I am Malala Book Review

 In Books

Want to win my copy of I Am Malala? Shout me on social media & I’ll send it to you with a favourite passage marked for your enjoyment.

 

Malala Yousafzai has accomplished more by the age of 18 than even the most decorated world leaders, philanthropists, and start-up prodigies. The Nobel Peace Prize winner has become the face of global education and girls’ rights, and her reach and influence is undeniable. She rubs elbows with the likes of Oprah, UN Secretary General Ban Ki-Moon, and Sheryl Sandberg; or has the clout to enlist celebrity sparkle for a Free the Children video (#WeAreSilent). Malala’s marketing force is everywhere. Here is my I am Malala book review.

I have long been interested in reading about the conflicts being fought abroad – the military missions against the Taliban, ISIS, and other such terrorist groups. I have read dozens of books and watched tons of documentaries about special operations forces, predominantly the United States Navy SEALs. I am fascinated by these special operations forces and their training, inspired by their brotherhood, and also wish to understand their lives after serving. Of all the literature and content I have consumed, all the stories have been from the perspective of these warriors. Yet now, you can have the perspective of a young girl in the very Hindu Kush Mountains they have fought on. The extensive descriptions of Malala’s beloved valley and the culture within are intensely detailed and show the beauty overlooked by Hollywood combat dramas.

I had originally gifted I am Malala to my sister for Christmas one year, but decided to take it with me during my solo cabin retreat last winter. Once I started it, I couldn’t put it down and read it through one snowy night. I sense the book is largely carried by co-author Christina Lamb, but the scary truths of Malala’s story grip you to the core as they explain her life in Swat, Pakistan. The book does a great job at really capturing the “average” girl that Malala could have been – studious and ambitious, but also a fan of Justin Bieber and Twilight. It makes my skin crawl to see some of the bratty tweens parents have to grapple with here; #firstworldproblems go out the window when you have to fear for your life when choosing to simply go school puts you in grave danger.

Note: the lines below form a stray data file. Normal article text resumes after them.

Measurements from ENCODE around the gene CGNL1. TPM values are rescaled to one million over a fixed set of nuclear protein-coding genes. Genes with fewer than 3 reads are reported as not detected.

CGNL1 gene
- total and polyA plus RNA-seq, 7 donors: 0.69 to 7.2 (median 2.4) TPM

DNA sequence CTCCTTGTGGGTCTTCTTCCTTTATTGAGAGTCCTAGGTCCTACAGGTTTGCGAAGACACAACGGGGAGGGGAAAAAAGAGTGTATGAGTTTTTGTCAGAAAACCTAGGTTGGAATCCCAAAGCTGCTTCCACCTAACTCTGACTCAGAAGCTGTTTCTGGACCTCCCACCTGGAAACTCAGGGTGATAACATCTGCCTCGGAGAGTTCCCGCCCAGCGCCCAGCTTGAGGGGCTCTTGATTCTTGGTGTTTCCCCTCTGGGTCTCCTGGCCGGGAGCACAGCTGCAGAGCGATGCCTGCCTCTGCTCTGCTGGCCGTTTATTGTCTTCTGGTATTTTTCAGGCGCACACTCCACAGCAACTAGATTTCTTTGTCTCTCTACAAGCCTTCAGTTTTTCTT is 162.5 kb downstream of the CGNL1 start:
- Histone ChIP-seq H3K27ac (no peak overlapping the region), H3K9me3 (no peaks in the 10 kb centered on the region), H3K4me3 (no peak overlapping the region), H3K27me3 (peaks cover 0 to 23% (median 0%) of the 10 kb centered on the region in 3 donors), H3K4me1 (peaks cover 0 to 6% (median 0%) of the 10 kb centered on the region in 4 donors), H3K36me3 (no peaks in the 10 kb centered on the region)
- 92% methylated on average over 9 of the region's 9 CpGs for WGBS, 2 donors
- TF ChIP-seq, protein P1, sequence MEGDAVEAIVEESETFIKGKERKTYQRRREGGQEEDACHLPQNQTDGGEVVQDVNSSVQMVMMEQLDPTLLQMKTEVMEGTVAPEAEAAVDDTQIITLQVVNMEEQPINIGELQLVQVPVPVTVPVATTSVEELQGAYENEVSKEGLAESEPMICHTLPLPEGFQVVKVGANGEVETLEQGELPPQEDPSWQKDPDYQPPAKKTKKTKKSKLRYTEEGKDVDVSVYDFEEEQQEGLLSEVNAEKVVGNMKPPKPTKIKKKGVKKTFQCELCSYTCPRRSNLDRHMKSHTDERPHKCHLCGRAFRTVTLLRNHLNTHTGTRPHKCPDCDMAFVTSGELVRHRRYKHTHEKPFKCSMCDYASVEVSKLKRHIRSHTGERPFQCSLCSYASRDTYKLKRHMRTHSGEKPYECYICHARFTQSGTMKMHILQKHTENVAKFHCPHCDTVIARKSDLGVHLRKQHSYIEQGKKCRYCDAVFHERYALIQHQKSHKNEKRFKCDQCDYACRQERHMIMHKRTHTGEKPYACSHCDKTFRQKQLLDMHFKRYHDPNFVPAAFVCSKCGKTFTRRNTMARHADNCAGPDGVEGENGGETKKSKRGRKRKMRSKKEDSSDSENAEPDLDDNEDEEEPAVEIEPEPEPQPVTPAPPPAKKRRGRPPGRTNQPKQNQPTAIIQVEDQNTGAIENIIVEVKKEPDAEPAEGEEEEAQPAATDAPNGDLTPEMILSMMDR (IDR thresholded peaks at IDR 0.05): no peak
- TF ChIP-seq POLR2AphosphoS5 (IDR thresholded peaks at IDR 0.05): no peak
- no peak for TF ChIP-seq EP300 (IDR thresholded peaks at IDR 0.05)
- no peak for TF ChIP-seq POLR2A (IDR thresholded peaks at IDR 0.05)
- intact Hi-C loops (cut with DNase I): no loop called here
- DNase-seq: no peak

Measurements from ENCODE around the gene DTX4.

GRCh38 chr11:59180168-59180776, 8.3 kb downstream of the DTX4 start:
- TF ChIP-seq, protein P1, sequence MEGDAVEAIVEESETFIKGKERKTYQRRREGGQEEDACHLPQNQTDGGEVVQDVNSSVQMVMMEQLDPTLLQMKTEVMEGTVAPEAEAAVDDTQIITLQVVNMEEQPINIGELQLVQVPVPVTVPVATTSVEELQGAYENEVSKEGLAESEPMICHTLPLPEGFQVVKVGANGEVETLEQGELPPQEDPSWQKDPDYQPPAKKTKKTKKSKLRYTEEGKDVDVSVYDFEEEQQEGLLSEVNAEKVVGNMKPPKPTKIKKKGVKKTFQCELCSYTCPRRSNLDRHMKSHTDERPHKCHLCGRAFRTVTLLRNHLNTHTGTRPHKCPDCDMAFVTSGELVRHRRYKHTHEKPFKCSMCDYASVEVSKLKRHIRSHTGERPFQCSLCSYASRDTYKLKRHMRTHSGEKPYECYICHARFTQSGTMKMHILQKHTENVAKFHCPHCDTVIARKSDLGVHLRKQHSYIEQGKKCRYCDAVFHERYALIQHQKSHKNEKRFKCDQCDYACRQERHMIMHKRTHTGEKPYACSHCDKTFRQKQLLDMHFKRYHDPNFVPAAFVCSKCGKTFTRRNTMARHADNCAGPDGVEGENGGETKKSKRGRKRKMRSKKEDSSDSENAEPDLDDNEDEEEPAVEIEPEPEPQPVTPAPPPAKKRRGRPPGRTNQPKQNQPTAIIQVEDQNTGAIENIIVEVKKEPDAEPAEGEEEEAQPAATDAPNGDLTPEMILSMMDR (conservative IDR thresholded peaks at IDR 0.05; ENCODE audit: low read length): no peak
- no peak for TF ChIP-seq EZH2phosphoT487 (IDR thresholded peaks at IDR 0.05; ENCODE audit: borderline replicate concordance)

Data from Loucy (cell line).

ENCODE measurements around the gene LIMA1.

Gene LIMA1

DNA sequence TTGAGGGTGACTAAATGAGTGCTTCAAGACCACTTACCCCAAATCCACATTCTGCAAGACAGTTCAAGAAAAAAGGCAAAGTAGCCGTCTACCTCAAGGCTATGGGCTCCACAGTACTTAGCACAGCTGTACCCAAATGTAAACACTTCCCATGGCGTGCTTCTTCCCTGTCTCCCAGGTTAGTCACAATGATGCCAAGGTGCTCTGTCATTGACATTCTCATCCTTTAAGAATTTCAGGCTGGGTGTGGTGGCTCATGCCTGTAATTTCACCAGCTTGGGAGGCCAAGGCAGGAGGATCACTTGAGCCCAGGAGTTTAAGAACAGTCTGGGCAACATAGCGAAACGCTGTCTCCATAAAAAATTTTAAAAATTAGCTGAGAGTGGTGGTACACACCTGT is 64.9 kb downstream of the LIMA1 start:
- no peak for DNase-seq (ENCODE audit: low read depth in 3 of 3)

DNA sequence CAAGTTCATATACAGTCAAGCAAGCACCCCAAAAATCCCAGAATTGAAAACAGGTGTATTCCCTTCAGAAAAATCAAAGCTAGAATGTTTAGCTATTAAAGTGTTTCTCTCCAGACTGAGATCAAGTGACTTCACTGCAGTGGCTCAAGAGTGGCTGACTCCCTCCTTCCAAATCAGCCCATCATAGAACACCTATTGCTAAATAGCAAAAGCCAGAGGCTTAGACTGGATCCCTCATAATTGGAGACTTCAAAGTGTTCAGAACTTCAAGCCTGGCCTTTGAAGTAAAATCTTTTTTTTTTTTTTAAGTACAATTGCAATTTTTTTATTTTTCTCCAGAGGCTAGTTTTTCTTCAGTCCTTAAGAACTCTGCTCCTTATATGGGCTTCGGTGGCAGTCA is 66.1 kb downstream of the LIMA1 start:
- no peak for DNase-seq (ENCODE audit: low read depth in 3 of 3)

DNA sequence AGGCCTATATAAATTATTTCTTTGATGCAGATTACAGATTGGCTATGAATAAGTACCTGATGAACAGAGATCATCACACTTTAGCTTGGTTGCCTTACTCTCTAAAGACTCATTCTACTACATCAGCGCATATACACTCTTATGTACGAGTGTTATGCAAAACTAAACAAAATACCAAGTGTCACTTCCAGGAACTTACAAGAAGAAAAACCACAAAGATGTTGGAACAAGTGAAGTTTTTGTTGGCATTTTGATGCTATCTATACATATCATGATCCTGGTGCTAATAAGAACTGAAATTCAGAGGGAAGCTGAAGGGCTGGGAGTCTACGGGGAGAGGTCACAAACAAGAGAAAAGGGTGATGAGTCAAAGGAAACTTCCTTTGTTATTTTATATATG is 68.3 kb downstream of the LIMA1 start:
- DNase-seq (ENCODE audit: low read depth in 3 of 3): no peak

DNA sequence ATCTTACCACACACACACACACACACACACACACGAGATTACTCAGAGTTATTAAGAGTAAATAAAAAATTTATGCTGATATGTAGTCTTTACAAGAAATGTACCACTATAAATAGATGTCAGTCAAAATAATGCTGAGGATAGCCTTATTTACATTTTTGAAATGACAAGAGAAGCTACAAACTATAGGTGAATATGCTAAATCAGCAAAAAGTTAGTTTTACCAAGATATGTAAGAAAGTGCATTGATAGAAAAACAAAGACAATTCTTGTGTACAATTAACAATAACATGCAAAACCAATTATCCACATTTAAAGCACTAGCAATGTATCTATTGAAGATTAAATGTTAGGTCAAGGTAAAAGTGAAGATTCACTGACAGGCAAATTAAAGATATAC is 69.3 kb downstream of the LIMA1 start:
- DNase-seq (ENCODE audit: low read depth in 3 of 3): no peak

“Don’t worry, the Taliban have never come for a small girl”

Malala foreshadows her encounter with the Taliban early on when explaining how females have few – if any – options. “It’s hard for girls in our society to be anything other than teachers or doctors if they can work at all. I was different – I never hid my desire when I changed from wanting to be a doctor to wanting to be an inventor or politician,” she writes. It’s like asking a kid in primary school what they want to be when they grow up, except . To me, what stands out the most is not so much this young girl’s drive to study her heart you – it is the guidance and support of her father, Ziauddin Yousafzai.

“I didn’t clip her wings”

Ziauddin is an educator and activist who founded schools in Pakistan, particularly schools where girls were allowed. He currently serves as a United Nations Special Advisor on Global Education and the educational attaché of the Pakistani consulate out of the UK. From decades ago,  he (and eventually with Malala) began speaking publicly about education and equal rights. This is where their paths as activists really began. This is that point where they chose to stand up and say something, despite threats against them and their family. In a society where the birth of a boy child is celebrated, and, as Malala herself says, the options for girls are limited…having a father like Ziauddin is arguably what made Malala who she is. She learned the courage from her father standing against dark forces, and so she herself took those same characteristics to dare to go to school.

The bulk of this book is about the life Malala had to leave behind after being shot, a little bit about her recovery in a hospital in the UK, and even less about how the marketing machine has built up around an 18 year old girl and propelled her story and platform with indescribable global reach.

Throughout the whole book, what is clear is how Malala developed in to the strong and defiant girl who effectively stood up for millions of others. “Because I didn’t clip her wings,” her father says.

Here are some links from more recent projects:

View Ziauddin’s TED talk.

View Free the Children’s #WeAreSilent video starring the likes of Selena Gomez, Seth Rogen, Clive Owen, Edward Norton, and Jennifer Hudson.

 

Pick up a copy of I Am Malala: The Girl Who Stood Up for Education and Was Shot by the Taliban for your bedside table.

 

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